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Translated by
Nicola Mira
Published
Jun 20, 2022
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Italian sportswear brand Paul & Shark growing above pre-Covid levels in 2022

Translated by
Nicola Mira
Published
Jun 20, 2022

Italian sportswear brand Paul & Shark has absorbed the impact of the Covid-19 pandemic, and in 2022 it is aiming to exceed its pre-pandemic revenue levels.

“We were not spared some revenue losses, but we will close this year with a growth between 3% and 4% over 2019, reaching €130 million,” said CEO Andrea Dini, talking to FashionNetwork.com.


Paul & Shark Spring/Summer 2023


At Pitti Uomo 102, Paul & Shark presented its latest sustainable fashion initiative, the Re-Sail project. A special collection of sport jackets made using discarded sails, combining high technology, an outdoor vibe and a contemporary/urban style, premièring for the Spring/Summer 2023.

“Once we realised that used sails are regularly discarded, we contacted a couple of sailmakers, and we are now making garments out of sails,” said Dini.

Respect for the environment is the hallmark of Paul & Shark, a company that is certified plastic-free and is included in the list of Italian ‘green’ companies drawn up by Kon Group and Credit Suisse. “90% of our products are eco-friendly. Our sustainability strategy hinges on recycling. Nowadays, we have to go green, there is no plan B,” added Dini.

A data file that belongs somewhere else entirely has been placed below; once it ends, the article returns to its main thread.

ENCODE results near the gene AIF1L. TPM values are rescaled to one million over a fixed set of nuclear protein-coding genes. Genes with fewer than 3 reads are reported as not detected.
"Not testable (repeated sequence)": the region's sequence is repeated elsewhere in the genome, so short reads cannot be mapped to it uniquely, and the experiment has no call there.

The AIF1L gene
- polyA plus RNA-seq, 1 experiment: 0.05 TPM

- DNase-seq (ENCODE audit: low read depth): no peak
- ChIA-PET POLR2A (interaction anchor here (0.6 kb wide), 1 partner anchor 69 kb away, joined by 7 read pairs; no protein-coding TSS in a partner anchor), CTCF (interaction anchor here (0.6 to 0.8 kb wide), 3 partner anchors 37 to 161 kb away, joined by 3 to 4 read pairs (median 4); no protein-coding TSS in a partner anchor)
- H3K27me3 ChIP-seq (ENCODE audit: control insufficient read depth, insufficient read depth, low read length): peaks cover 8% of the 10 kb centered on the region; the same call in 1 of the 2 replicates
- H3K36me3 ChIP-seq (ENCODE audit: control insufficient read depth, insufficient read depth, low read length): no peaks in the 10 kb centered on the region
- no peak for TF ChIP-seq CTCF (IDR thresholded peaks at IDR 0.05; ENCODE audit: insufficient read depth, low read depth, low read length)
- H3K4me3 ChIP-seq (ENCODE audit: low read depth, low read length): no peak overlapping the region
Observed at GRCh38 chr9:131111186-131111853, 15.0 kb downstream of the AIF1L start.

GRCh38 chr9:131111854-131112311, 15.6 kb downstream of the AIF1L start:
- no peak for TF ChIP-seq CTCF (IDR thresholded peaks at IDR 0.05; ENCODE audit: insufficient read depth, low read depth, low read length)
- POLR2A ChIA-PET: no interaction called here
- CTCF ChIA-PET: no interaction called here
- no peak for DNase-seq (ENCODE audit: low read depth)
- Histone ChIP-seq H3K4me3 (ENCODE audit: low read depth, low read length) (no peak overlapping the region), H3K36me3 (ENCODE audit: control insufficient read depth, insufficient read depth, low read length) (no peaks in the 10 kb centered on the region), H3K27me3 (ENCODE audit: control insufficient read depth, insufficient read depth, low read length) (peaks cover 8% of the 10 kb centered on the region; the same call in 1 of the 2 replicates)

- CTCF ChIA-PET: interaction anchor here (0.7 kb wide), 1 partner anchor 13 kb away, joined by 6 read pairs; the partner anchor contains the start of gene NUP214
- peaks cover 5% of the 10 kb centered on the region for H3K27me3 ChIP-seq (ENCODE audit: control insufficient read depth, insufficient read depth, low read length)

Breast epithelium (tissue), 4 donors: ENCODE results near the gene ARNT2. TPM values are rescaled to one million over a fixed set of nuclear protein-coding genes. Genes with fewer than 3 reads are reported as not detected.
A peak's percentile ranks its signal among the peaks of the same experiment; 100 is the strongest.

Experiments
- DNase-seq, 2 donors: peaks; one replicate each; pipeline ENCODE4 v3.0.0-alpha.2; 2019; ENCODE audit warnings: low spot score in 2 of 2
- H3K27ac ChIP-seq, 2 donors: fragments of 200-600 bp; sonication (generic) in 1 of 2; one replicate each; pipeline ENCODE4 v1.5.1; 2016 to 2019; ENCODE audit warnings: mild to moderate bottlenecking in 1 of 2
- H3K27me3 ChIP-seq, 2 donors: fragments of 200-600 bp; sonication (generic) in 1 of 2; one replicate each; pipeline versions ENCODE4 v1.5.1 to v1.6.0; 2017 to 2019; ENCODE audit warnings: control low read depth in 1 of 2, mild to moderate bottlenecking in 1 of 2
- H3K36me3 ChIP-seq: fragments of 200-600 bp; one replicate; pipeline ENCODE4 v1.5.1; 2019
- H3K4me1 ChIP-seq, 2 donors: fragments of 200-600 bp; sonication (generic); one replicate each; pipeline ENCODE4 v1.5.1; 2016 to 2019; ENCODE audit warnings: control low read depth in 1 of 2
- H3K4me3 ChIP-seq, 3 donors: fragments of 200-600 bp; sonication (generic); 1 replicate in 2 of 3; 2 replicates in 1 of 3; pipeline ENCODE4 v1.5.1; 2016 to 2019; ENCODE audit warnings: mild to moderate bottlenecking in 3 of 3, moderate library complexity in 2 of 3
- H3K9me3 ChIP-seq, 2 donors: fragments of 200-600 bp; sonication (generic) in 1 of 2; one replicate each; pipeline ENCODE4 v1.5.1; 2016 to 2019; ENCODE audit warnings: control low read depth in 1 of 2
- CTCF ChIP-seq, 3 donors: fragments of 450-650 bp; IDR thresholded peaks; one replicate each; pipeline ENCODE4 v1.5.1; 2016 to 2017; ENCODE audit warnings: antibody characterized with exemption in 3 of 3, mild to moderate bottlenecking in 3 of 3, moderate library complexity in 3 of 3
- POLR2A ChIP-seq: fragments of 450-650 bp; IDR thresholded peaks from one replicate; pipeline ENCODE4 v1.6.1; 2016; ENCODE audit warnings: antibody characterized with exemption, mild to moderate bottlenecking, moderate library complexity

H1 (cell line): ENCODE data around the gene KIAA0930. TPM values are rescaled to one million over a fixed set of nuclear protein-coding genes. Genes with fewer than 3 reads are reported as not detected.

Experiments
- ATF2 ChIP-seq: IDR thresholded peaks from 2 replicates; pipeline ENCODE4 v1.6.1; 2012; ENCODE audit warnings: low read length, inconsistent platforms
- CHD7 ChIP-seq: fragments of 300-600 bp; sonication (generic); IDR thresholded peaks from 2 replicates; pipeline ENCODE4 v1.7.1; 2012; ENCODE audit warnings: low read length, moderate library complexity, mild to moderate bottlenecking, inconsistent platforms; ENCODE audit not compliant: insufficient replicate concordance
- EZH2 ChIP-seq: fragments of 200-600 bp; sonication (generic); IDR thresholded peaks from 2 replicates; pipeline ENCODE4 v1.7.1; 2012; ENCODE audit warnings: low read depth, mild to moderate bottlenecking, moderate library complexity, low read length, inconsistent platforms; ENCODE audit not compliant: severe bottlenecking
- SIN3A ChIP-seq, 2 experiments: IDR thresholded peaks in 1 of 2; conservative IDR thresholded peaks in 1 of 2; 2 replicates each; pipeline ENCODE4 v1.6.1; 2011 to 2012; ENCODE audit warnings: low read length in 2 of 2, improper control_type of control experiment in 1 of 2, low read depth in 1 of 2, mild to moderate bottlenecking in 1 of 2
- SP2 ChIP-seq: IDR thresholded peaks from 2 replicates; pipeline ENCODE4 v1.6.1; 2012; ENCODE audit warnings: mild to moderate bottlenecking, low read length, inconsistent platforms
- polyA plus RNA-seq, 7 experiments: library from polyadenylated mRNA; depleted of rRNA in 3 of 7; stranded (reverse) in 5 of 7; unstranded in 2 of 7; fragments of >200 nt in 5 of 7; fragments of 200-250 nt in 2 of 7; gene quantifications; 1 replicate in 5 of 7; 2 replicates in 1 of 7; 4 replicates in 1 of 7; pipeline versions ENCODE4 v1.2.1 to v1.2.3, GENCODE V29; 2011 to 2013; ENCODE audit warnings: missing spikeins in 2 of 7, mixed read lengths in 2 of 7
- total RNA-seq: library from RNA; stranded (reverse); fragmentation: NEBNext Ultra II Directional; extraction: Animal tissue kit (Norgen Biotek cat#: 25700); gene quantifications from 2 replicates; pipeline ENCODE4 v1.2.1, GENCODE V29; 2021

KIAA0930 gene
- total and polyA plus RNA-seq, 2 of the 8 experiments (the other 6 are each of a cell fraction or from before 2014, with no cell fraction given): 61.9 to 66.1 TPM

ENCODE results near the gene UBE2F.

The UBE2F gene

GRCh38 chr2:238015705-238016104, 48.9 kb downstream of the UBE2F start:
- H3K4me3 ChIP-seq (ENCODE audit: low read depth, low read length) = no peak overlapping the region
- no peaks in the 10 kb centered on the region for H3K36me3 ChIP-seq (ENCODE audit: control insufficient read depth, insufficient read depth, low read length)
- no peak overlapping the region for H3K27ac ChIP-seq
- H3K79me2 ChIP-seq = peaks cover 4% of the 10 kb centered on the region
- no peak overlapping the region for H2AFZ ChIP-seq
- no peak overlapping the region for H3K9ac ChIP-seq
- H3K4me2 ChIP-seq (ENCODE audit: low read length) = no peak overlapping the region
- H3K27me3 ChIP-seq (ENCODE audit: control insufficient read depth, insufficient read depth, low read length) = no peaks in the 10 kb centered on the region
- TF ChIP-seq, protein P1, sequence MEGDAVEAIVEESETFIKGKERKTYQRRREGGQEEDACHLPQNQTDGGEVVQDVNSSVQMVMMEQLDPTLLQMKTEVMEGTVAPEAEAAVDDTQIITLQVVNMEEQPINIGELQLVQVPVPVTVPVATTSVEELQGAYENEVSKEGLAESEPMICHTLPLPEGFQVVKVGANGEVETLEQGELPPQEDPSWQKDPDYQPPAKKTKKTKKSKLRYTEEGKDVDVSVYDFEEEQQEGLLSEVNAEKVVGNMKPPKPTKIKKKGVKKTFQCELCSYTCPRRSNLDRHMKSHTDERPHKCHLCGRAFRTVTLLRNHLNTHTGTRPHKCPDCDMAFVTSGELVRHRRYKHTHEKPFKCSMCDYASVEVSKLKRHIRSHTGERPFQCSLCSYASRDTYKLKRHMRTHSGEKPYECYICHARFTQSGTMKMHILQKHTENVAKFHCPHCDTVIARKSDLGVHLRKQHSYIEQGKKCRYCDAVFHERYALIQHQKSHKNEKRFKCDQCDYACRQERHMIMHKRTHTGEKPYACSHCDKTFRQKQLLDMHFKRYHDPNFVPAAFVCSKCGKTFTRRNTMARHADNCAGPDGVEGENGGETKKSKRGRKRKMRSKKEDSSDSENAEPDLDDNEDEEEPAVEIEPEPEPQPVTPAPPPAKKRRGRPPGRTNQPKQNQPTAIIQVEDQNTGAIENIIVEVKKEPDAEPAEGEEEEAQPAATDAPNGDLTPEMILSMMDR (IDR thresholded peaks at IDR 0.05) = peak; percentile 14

Paul & Shark, with its distinctive shark head logo, generates over 90% of its revenue outside Italy. Its main market is Europe, which accounts for 90% of revenue, while the rest comes from outside the EU, Russia and China primarily. The invasion of Ukraine means Paul & Shark has stopped doing business in the country, “where we had two long-standing partners, generating 1.5-2% of our revenue,” said Dini.
 
Paul & Shark is present in 73 countries with over 209 monobrand stores, the majority of them with franchisees. In H1 this year, Paul & Shark has opened stores in Ivory Coast and in Split, Croatia. It has also renovated the Forte dei Marmi store in Italy, and opened a new one in Rome.
 
Further openings are in the pipeline in Congo and in Lagos, Nigeria, reflecting the company’s focus on sub-Saharan Africa. “It's the new China. A very interesting market for fashion, with significant new players emerging,” said Dini.

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